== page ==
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WiRED Releases Diphtheria Modules

WiRED Releases Diphtheria Modules

Disease Exhibiting Antibiotic Resistance

By Allison Kozicharow; Edited by Jessie Crowdy

Diphtheria — a disease generally easy to prevent and nearly eradicated globally — is making a comeback because of its growing resistance to antibiotics — although antibiotics are still the go-to treatment of choice.

WiRED International now offers two diphtheria modules: one for general audiences and one for health professionals. The modules describe diphtheria, its causes, transmission, risk factors, signs and symptoms, complications, diagnosis, treatment, prevention and vaccination.

Diphtheria, an infection caused by the bacterium Corynebacterium diphtheriae, spreads easily and occurs quickly. The illness usually affects the nose and throat and causes a thick covering to develop in the back of the nose or throat that can lead to difficulty breathing, heart failure, paralysis and even death.

Diphtheria is spread by a person who has the infection and coughs or sneezes. Infection also can occur by coming in contact with an object, such as a toy, that has the bacteria on it.

Vaccines can prevent diphtheria, and inoculation is recommended for infants, children, teens, and adults. The disease rarely occurs in developed countries where health officials have been vaccinating children against the condition for decades. However, diphtheria is still common in underserved countries where immunization rates are low and other risk factors exist such as poor sanitation and malnutrition. Unfortunately, routine vaccination efforts have been widely disrupted by the COVID-19 pandemic.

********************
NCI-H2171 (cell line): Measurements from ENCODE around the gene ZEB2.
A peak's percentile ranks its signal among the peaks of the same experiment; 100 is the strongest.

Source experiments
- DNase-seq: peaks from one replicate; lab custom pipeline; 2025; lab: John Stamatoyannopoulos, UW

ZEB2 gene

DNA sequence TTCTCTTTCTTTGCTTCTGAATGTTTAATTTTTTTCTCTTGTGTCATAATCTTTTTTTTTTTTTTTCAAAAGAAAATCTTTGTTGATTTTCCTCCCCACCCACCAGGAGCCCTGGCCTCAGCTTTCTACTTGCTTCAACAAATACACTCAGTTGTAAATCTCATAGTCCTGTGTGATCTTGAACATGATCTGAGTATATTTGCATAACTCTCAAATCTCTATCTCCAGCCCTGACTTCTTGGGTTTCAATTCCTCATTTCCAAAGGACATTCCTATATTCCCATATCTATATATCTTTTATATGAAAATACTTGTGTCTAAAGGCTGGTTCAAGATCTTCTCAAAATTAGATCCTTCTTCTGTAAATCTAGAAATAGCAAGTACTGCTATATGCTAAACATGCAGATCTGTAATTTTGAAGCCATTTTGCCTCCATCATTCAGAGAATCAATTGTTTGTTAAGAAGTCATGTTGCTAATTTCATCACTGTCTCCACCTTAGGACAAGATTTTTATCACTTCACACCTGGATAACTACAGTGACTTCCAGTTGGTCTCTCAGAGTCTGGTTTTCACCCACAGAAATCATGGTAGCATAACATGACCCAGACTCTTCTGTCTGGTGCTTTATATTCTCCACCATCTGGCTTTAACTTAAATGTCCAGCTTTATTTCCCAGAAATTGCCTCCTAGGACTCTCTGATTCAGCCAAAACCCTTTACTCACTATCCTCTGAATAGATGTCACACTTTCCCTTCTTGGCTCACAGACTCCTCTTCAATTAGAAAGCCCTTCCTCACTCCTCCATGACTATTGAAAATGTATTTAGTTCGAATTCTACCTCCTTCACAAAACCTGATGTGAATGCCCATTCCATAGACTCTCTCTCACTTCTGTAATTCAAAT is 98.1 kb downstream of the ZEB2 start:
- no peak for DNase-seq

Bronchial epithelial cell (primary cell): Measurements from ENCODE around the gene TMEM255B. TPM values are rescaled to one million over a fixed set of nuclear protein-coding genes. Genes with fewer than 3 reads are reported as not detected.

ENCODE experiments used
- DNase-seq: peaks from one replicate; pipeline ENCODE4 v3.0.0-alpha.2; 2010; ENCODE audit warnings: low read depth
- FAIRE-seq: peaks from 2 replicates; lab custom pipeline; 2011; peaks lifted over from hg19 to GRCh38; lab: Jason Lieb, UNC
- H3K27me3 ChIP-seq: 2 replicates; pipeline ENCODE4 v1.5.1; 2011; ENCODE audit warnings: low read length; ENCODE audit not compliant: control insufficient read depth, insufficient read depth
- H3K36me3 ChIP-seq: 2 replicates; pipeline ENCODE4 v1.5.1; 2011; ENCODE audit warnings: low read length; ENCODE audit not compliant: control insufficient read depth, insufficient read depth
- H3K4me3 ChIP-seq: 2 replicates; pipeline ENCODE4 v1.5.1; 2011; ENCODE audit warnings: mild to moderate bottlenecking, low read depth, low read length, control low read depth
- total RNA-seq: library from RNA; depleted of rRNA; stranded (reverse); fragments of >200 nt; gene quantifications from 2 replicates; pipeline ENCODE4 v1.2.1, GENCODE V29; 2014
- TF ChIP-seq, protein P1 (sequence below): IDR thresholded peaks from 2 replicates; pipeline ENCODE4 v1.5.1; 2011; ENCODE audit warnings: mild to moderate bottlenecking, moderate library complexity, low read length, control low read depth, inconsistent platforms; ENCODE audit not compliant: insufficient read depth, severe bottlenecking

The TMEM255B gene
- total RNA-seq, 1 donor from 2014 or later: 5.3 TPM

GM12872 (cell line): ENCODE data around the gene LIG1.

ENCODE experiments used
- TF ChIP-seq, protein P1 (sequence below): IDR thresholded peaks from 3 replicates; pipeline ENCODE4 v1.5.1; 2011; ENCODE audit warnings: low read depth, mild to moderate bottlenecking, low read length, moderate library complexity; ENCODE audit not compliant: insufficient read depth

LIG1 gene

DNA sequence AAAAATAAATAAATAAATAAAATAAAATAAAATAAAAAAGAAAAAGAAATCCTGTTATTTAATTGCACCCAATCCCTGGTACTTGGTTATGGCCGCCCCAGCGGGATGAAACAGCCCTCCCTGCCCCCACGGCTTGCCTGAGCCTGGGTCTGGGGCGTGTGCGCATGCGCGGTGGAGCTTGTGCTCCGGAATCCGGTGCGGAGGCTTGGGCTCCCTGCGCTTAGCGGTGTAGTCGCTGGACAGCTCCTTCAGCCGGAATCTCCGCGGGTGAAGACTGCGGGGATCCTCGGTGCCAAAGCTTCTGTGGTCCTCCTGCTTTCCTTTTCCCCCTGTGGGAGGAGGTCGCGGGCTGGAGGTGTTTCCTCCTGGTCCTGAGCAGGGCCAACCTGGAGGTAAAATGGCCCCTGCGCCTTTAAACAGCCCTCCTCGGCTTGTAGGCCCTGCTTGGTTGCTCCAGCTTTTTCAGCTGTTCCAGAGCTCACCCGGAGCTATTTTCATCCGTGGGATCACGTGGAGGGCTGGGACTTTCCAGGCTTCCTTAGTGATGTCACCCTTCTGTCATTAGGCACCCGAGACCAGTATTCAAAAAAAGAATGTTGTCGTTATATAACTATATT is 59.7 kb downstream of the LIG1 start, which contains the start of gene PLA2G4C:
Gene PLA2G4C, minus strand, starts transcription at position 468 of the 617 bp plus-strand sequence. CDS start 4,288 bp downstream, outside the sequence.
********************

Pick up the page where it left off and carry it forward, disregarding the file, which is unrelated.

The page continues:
The treatment of diphtheria stills relies on antibiotics, such as penicillin or erythromycin, which help kill bacteria in the body, clearing up infections. Antibiotics cut the time that someone with diphtheria remains contagious.

Learn more about diphtheria through WiRED’s newest modules.

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Diphtheria Quiz

Take a brief quiz from WiRED’s Diphtheria Module.

1 / 4

What differentiates diphtheria infection from other more common infections that cause sore throat?

2 / 4

When the bacteria that cause diphtheria get into the body, they produce a poison that destroys healthy tissues in the ________________________.

3 / 4

Drooling in a person with diphtheria suggests what?

4 / 4

Diphtheria is an infection caused by what?

Your score is

The average score is 63%

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(Image source: CDC)
Antibiotic Use Mindfulness is Marked Worldwide Every November

World Antimicrobial Awareness Week and U.S. Antibiotic Awareness Week take place November 18-24. These yearly campaigns seek to raise global consciousness about the threat of antibiotic resistance and the importance of proper antibiotic use. Encouraging best practices among the general public, health workers and policy makers helps to avoid the emergence and spread of drug-resistant infections.

Antibiotic Do’s and Don’ts:

  • Take antibiotics ONLY if you need them against infections caused by bacteria, such as strep. Antibiotics DO NOT work on viruses, such as colds and flu.
  • Take antibiotics exactly as prescribed by a health professional.
  • Talk with your health professional if you develop any side effects or allergic reactions to an antibiotic.
  • Ask a health professional or pharmacist about ways to feel better if an antibiotic isn’t necessary.
  • Do your best to stay healthy and keep others healthy by following these steps:
    • Clean your hands.
    • Cover your mouth and nose when coughing or sneezing.
    • Stay home when you’re sick.
    • Avoid touching your eyes, nose, and mouth with unwashed hands.
    • Avoid close contact with people who have colds or other upper respiratory infections.
    • Get recommended vaccines.

Source: Centers for Disease Control and Prevention

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